Sound check the band with one of their loudest tracks as well as one of their softest. The band may want to warm with new tracks or tracks that they want to rehearse, which is ideal for you. Let them crack on and you can refine the sound and mix as they play.

This might also be the time to tweak compressors, run some sub grouping and set up your FX.

The last track of the sound check should be the first on the set list. If it sounds great in sound check, it'll sound great when the audience are in.

9. Tidy up

When everyone's gone. Tidy up your cable runs. Ideally, you'll coil your cables during the set up but it's easy for 40 leads to become very untidy. Give everything a little tidy up before the show. It just gives a little more of a professional air to your work. Untidy stages aren't cool!

And then the gig should be ready to run.

A couple of notes to be aware of:

a. Have background music ready, appropriate for the audience and the show.

b. Listen to the musicians and WORK WITH THEM. There's a long history of engineers/musicians being on opposing sides of a battle - and this is likely to be because there are most 'have a go' engineers than real professionals - but you're all part of the band. The band's job is to produce an awesome sound for the audience. The band's job is to play and your job is to make them sound awesome. You're all a part of a professional team. Best to act like it.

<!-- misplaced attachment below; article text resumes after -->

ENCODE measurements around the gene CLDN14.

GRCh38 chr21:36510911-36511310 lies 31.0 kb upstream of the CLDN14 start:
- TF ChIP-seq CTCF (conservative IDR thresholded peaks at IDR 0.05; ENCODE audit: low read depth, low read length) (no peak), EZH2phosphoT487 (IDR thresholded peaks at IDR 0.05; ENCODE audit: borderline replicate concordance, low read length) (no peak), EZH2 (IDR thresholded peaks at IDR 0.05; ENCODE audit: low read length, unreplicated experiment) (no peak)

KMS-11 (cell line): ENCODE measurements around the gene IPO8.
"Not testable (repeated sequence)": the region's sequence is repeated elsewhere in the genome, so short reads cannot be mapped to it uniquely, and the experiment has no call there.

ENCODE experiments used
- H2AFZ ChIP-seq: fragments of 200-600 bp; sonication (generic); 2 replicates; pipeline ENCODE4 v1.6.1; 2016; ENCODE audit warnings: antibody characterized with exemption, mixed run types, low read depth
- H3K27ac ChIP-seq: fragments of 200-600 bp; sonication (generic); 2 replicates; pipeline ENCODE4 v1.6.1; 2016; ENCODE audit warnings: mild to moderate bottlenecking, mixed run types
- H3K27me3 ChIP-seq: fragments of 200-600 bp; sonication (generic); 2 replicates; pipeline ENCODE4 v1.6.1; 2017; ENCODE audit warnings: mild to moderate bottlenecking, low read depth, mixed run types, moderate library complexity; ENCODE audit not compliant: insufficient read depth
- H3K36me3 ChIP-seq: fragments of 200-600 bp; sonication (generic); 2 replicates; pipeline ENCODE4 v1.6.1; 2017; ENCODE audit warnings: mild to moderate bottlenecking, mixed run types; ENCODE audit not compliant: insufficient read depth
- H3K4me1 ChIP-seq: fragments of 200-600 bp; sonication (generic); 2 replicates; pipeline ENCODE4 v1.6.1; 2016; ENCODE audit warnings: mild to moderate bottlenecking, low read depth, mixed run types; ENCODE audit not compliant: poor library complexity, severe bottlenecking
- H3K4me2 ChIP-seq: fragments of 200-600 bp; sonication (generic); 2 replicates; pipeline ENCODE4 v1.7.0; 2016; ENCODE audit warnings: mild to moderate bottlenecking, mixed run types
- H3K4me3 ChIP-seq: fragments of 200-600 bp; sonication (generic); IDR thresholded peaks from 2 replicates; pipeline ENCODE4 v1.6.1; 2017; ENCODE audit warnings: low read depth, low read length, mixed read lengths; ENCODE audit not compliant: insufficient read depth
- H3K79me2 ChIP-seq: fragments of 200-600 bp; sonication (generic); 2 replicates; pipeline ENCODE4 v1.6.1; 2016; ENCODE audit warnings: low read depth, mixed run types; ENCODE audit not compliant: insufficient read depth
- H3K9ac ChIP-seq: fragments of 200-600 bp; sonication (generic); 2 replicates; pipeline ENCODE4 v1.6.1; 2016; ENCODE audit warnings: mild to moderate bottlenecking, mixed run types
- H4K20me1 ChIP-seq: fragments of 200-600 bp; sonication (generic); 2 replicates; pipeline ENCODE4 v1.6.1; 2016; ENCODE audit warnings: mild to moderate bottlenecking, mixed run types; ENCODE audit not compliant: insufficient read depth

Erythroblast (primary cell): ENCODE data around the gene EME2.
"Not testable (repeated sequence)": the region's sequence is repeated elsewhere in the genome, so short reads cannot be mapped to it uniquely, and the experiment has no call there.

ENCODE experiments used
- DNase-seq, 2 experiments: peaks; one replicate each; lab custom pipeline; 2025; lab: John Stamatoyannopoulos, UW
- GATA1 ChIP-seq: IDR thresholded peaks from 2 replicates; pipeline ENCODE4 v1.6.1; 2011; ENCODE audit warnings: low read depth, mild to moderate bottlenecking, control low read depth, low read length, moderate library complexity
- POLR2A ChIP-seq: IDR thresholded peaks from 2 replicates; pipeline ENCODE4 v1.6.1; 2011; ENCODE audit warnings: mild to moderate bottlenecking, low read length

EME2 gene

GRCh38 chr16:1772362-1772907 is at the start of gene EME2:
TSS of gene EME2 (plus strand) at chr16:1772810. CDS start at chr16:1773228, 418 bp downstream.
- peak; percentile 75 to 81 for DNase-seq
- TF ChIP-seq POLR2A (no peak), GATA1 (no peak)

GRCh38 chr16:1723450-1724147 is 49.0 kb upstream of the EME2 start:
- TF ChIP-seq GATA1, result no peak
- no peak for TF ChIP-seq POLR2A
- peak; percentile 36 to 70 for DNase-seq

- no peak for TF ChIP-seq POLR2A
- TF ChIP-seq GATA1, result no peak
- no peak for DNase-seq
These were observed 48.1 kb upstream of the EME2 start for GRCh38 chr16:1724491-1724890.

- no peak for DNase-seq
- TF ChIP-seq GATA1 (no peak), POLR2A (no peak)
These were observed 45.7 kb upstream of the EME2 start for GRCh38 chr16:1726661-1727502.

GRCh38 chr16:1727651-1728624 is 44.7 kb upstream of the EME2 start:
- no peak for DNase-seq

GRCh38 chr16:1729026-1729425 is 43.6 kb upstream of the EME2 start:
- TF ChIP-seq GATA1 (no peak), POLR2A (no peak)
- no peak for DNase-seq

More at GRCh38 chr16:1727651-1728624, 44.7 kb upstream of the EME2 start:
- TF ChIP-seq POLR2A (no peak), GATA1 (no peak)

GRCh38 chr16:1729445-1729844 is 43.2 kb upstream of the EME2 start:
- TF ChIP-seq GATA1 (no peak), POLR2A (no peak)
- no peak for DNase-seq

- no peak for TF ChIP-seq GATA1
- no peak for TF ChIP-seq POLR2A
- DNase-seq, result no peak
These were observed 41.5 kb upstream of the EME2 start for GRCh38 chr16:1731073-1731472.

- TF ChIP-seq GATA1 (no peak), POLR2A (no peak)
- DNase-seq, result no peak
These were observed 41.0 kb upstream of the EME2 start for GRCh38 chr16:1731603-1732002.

c. Listen to what the show producer wants. They might want a particular sound, or particular stop effects, or some songs to sound 'this way' and some songs to sound 'that way'. Make lots of notes and do what they ask. Few engineers understand their role. Some just turn up and mix a gig…. The best 'produce' the gig.

d. Don't be afraid of reverb! Many engineers are and make the gig too dry. Listen to the band's records or listen to the records of the music that the band is playing to hear how it was produced. This is how the audience will know it and this is how the band will want it to sound. Many engineers are scared of reverb. Don't be. And don't use the excuse of 'the room is too lively'. It's a cop out some times. Go in with the expectation that you'll be wetting the vocals. If it becomes too wet because of the venue, fine, pull it back. But more often than not, the Verb will need to be a production sound, not acoustic collateral.

e. Wander around the room during the show and listen at different points. You might have to make a compromise somewhere to give the best average sound across the spread of the audience.